It is now 10 years since the first widely-popular smartphone transformed mobile phones and moved the world from handheld devices that did calls and messaging, to pocket computers that do mobile internet. This provokes the question “what do we expect the mobile phone to look like in 2027?” Will it still be a slab of glass with a touchscreen and cameras?

The answer is that it is more likely that the phone will have ‘deconstructed’.

So what do I mean by deconstructed? To understand that, you need to look at the components of the phone and how they might evolve.

Let’s start with the screen. In 10 years, the streets of our cities have changed from people walking with their heads up and something held to their ear, to people walking with their heads down and staring at a screen. I think we will soon get our heads back up again thanks to new heads-up display (HUD) technologies.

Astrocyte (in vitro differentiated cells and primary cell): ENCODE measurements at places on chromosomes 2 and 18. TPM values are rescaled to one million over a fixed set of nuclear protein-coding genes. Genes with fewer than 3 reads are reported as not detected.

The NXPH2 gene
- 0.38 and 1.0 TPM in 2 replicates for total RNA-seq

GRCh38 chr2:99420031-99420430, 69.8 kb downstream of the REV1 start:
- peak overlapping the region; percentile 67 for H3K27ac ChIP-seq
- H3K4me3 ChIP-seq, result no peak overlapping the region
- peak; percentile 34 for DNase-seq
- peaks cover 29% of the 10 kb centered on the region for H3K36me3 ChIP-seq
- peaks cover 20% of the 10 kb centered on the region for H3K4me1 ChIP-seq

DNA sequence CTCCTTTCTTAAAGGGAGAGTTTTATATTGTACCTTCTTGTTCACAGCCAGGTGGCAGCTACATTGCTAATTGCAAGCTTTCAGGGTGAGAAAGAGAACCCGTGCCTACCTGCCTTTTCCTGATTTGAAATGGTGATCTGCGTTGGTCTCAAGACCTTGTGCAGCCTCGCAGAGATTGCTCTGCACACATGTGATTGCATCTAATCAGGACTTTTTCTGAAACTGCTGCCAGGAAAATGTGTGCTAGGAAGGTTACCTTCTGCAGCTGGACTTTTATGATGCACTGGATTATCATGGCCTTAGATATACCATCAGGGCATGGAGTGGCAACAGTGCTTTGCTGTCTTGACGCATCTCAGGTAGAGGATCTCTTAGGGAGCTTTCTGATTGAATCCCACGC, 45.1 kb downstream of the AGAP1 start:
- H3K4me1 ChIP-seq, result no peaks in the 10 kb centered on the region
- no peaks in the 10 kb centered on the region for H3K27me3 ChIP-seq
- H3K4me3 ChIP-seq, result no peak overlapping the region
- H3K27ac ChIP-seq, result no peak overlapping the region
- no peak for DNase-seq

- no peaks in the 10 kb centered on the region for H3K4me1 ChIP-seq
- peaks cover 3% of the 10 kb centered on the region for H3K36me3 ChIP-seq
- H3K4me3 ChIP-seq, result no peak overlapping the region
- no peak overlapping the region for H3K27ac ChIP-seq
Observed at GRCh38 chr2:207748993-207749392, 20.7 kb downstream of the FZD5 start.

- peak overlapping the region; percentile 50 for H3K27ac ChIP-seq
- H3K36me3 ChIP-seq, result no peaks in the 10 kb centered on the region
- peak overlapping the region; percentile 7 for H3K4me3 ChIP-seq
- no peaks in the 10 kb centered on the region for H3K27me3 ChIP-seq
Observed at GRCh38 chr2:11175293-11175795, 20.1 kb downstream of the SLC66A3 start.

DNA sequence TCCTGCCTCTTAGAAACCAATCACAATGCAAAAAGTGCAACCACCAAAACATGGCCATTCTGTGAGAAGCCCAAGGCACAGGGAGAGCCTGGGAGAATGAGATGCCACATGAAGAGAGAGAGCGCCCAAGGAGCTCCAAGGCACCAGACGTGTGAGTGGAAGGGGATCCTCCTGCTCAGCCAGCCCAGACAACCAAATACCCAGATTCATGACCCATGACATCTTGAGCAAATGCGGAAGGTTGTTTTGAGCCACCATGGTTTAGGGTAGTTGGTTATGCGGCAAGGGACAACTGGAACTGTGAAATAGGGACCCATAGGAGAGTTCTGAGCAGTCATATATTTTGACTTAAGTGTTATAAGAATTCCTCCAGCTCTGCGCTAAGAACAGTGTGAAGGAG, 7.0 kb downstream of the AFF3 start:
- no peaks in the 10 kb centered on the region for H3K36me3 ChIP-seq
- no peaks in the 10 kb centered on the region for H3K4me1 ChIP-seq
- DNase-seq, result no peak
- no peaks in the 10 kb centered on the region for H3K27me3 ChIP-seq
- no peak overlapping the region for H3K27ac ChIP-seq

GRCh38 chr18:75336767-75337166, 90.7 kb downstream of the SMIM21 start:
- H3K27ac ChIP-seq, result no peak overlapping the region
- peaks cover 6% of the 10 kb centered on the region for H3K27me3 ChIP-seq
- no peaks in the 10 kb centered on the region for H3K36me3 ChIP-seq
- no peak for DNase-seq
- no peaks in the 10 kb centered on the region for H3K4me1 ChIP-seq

People will be able to get glasses that allow them to look at the real world around them but also integrate the digital world through display technology that projects the screen directly onto their eyes.

We have already seen a number of attempts at this technology such as Google Glass, but we can expect the technology to become increasingly refined. Instead of clunky prisms attached to the glasses, they will have digital light processors hidden in their frames that direct the light into an almost invisible Fresnel lens in the glass which in turn redirects the light to the eyeball.

It is also likely that the light and lens system may have ‘Foveated Rendering’ which increases the resolution in the part of the screen that the eye is looking at, thereby improving the visual experience without loading the processor and battery. This requires eye-tracking which, in any event, will be a useful technology because it will be handy for the input system (effectively enabling the cursor to follow where you are looking).

If the screen is in the glasses, how do you implement the equivalent of the touch screen? The answer lies in the augmented reality system that will also be built into the glasses. It will consist of stereoscopic cameras and depth sensors.